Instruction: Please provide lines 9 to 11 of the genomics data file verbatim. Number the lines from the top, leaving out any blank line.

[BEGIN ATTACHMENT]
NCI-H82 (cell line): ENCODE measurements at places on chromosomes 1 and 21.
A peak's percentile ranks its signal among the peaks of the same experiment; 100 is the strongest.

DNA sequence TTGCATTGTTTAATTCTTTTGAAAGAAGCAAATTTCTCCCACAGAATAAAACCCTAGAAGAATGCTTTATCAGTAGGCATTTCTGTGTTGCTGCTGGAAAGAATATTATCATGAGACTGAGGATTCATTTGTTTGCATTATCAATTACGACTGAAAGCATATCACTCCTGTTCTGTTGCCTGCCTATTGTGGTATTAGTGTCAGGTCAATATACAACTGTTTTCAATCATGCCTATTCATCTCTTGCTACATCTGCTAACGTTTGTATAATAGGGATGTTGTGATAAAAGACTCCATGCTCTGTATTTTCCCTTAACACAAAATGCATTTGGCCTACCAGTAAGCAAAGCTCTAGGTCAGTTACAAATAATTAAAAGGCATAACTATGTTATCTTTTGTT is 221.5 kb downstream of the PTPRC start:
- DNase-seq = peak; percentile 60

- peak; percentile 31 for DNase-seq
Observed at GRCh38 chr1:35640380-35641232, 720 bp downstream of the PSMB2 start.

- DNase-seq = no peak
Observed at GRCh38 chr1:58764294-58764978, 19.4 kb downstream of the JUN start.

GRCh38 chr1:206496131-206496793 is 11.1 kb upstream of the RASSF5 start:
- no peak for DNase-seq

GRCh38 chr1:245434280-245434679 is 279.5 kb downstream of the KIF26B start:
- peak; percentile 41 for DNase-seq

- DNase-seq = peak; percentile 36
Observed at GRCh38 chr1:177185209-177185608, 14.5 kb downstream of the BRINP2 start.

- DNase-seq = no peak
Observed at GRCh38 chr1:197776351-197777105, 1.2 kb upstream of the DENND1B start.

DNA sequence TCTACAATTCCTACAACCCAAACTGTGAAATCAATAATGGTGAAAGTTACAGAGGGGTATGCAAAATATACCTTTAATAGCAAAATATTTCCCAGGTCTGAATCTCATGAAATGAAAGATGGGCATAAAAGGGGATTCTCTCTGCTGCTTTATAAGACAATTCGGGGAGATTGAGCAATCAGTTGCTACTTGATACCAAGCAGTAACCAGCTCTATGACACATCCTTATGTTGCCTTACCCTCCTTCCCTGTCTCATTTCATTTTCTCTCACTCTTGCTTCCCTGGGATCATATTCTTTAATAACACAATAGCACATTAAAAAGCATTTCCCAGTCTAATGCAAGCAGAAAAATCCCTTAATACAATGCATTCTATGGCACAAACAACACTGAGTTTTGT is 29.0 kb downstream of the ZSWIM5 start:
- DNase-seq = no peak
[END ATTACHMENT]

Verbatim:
GRCh38 chr1:206496131-206496793 is 11.1 kb upstream of the RASSF5 start:
- no peak for DNase-seq

GRCh38 chr1:245434280-245434679 is 279.5 kb downstream of the KIF26B start: